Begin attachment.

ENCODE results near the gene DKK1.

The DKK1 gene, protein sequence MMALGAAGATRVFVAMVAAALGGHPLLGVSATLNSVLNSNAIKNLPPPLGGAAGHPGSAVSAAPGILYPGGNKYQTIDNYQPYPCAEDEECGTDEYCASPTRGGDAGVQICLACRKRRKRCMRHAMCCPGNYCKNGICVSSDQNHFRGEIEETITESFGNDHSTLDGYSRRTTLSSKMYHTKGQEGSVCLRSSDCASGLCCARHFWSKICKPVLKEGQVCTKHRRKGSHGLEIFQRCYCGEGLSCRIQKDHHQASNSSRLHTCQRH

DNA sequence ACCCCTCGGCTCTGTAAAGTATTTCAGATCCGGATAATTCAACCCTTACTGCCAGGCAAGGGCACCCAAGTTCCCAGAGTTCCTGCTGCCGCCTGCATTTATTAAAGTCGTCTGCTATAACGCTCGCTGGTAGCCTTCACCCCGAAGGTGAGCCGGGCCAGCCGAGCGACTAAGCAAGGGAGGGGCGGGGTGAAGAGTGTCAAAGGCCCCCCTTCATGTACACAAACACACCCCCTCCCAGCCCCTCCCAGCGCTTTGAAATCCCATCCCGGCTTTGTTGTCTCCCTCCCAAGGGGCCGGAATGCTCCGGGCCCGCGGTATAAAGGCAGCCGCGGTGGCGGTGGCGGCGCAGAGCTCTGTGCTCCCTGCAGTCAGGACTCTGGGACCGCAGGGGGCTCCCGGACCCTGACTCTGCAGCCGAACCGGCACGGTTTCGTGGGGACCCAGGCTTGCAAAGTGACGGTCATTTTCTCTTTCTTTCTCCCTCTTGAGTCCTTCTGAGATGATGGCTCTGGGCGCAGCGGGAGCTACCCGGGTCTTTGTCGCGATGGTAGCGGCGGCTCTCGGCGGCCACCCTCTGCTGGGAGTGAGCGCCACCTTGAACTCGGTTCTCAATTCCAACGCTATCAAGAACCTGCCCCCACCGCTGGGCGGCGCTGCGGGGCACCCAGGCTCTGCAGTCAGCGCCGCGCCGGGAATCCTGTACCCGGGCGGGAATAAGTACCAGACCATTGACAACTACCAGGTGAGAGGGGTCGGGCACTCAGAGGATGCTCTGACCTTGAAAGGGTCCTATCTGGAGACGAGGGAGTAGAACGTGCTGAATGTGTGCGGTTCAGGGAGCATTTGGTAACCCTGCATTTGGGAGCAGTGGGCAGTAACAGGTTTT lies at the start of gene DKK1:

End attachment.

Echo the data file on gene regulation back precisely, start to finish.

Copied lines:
ENCODE results near the gene DKK1.

The DKK1 gene, protein sequence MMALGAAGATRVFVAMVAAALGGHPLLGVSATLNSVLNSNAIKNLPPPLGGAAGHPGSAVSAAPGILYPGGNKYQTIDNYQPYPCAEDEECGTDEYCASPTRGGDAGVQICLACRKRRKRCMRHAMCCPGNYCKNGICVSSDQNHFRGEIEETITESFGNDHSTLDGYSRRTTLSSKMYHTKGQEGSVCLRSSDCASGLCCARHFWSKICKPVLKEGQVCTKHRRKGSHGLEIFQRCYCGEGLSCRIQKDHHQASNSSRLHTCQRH

DNA sequence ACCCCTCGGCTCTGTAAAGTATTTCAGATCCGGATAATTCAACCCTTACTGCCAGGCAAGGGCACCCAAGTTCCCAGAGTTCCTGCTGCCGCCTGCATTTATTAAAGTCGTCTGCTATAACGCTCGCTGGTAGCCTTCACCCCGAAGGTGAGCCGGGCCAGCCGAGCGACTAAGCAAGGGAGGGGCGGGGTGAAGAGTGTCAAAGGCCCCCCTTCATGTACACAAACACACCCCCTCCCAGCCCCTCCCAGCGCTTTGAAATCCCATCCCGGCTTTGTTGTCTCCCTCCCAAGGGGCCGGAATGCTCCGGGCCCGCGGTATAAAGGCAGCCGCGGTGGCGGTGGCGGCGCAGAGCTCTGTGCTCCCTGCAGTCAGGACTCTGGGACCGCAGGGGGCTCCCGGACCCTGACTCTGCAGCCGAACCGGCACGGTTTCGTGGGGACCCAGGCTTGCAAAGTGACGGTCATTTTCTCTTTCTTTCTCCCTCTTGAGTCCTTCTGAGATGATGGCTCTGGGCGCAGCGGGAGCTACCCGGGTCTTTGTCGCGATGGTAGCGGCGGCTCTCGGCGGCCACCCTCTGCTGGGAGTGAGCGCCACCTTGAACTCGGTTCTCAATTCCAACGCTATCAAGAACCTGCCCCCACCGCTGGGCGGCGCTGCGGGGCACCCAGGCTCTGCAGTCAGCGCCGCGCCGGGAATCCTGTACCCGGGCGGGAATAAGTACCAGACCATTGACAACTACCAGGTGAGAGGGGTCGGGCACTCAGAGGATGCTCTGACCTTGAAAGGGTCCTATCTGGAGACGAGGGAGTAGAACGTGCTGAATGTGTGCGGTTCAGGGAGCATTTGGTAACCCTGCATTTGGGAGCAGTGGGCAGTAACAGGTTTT lies at the start of gene DKK1: